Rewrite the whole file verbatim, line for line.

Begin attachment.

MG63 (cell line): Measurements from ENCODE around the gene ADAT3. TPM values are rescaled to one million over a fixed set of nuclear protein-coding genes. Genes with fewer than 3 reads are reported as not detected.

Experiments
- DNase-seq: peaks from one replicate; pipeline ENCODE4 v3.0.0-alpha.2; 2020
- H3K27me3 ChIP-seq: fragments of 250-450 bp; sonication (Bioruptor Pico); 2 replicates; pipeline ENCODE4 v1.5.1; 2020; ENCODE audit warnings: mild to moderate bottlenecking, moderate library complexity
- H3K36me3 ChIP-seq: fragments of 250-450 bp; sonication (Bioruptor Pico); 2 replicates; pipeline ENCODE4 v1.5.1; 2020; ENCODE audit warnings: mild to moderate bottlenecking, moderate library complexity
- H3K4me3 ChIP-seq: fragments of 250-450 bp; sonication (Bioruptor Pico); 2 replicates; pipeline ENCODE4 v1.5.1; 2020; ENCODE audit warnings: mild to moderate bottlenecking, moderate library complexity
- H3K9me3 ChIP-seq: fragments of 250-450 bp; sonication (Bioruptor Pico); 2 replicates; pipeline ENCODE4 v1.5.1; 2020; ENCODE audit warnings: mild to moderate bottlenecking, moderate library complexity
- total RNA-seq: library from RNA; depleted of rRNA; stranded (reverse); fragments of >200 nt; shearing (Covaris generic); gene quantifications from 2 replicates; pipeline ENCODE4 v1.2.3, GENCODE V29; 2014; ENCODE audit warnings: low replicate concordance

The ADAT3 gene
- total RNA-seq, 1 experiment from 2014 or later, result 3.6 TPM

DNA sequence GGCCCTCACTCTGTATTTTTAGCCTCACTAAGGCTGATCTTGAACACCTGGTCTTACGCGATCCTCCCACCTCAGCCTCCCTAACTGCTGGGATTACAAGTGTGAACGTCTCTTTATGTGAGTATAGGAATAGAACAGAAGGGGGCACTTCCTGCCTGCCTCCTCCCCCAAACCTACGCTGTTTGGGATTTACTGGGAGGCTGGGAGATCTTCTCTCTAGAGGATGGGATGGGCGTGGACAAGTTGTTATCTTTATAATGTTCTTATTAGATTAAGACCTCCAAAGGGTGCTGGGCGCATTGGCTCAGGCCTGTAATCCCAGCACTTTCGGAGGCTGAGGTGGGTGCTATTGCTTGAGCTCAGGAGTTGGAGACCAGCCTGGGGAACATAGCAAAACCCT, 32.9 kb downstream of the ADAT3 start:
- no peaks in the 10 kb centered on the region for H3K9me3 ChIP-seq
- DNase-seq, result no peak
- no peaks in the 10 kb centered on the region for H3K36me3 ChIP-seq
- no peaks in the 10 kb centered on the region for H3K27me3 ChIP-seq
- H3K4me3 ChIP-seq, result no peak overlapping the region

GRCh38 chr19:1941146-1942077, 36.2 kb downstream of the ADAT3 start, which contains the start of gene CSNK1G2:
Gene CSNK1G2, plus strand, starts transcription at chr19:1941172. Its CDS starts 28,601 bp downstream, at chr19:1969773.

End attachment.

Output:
MG63 (cell line): Measurements from ENCODE around the gene ADAT3. TPM values are rescaled to one million over a fixed set of nuclear protein-coding genes. Genes with fewer than 3 reads are reported as not detected.

Experiments
- DNase-seq: peaks from one replicate; pipeline ENCODE4 v3.0.0-alpha.2; 2020
- H3K27me3 ChIP-seq: fragments of 250-450 bp; sonication (Bioruptor Pico); 2 replicates; pipeline ENCODE4 v1.5.1; 2020; ENCODE audit warnings: mild to moderate bottlenecking, moderate library complexity
- H3K36me3 ChIP-seq: fragments of 250-450 bp; sonication (Bioruptor Pico); 2 replicates; pipeline ENCODE4 v1.5.1; 2020; ENCODE audit warnings: mild to moderate bottlenecking, moderate library complexity
- H3K4me3 ChIP-seq: fragments of 250-450 bp; sonication (Bioruptor Pico); 2 replicates; pipeline ENCODE4 v1.5.1; 2020; ENCODE audit warnings: mild to moderate bottlenecking, moderate library complexity
- H3K9me3 ChIP-seq: fragments of 250-450 bp; sonication (Bioruptor Pico); 2 replicates; pipeline ENCODE4 v1.5.1; 2020; ENCODE audit warnings: mild to moderate bottlenecking, moderate library complexity
- total RNA-seq: library from RNA; depleted of rRNA; stranded (reverse); fragments of >200 nt; shearing (Covaris generic); gene quantifications from 2 replicates; pipeline ENCODE4 v1.2.3, GENCODE V29; 2014; ENCODE audit warnings: low replicate concordance

The ADAT3 gene
- total RNA-seq, 1 experiment from 2014 or later, result 3.6 TPM

DNA sequence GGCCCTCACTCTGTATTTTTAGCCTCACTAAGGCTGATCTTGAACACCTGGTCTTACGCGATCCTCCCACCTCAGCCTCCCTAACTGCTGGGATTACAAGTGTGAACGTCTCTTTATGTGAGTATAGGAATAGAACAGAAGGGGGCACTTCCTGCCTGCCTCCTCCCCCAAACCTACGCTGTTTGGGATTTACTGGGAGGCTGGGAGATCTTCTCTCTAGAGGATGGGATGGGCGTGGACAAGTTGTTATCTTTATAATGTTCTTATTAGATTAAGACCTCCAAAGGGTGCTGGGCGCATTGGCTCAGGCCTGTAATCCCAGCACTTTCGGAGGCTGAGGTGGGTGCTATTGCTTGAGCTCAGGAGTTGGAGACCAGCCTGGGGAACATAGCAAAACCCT, 32.9 kb downstream of the ADAT3 start:
- no peaks in the 10 kb centered on the region for H3K9me3 ChIP-seq
- DNase-seq, result no peak
- no peaks in the 10 kb centered on the region for H3K36me3 ChIP-seq
- no peaks in the 10 kb centered on the region for H3K27me3 ChIP-seq
- H3K4me3 ChIP-seq, result no peak overlapping the region

GRCh38 chr19:1941146-1942077, 36.2 kb downstream of the ADAT3 start, which contains the start of gene CSNK1G2:
Gene CSNK1G2, plus strand, starts transcription at chr19:1941172. Its CDS starts 28,601 bp downstream, at chr19:1969773.